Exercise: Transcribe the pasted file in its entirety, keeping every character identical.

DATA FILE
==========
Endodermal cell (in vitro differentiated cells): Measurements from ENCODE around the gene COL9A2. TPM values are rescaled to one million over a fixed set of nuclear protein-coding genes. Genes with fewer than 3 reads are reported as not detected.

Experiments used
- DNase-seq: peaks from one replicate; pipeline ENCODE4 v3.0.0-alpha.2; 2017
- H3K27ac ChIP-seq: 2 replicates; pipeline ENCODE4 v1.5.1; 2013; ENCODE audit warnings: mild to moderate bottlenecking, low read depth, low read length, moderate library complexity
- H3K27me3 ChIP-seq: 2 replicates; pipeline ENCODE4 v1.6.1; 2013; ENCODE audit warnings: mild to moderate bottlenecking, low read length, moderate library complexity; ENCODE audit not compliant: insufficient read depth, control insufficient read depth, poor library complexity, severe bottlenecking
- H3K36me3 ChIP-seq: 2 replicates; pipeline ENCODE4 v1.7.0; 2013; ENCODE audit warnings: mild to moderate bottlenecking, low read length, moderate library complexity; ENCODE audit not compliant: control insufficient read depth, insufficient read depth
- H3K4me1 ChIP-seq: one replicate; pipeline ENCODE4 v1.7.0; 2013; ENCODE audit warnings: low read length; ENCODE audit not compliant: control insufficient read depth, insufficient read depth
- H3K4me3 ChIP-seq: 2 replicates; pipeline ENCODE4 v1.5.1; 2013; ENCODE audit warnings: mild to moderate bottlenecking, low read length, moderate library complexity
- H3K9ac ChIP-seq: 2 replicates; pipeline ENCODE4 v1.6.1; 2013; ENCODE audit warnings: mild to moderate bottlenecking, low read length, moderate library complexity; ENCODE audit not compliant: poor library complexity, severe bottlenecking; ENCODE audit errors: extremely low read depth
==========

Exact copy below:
Endodermal cell (in vitro differentiated cells): Measurements from ENCODE around the gene COL9A2. TPM values are rescaled to one million over a fixed set of nuclear protein-coding genes. Genes with fewer than 3 reads are reported as not detected.

Experiments used
- DNase-seq: peaks from one replicate; pipeline ENCODE4 v3.0.0-alpha.2; 2017
- H3K27ac ChIP-seq: 2 replicates; pipeline ENCODE4 v1.5.1; 2013; ENCODE audit warnings: mild to moderate bottlenecking, low read depth, low read length, moderate library complexity
- H3K27me3 ChIP-seq: 2 replicates; pipeline ENCODE4 v1.6.1; 2013; ENCODE audit warnings: mild to moderate bottlenecking, low read length, moderate library complexity; ENCODE audit not compliant: insufficient read depth, control insufficient read depth, poor library complexity, severe bottlenecking
- H3K36me3 ChIP-seq: 2 replicates; pipeline ENCODE4 v1.7.0; 2013; ENCODE audit warnings: mild to moderate bottlenecking, low read length, moderate library complexity; ENCODE audit not compliant: control insufficient read depth, insufficient read depth
- H3K4me1 ChIP-seq: one replicate; pipeline ENCODE4 v1.7.0; 2013; ENCODE audit warnings: low read length; ENCODE audit not compliant: control insufficient read depth, insufficient read depth
- H3K4me3 ChIP-seq: 2 replicates; pipeline ENCODE4 v1.5.1; 2013; ENCODE audit warnings: mild to moderate bottlenecking, low read length, moderate library complexity
- H3K9ac ChIP-seq: 2 replicates; pipeline ENCODE4 v1.6.1; 2013; ENCODE audit warnings: mild to moderate bottlenecking, low read length, moderate library complexity; ENCODE audit not compliant: poor library complexity, severe bottlenecking; ENCODE audit errors: extremely low read depth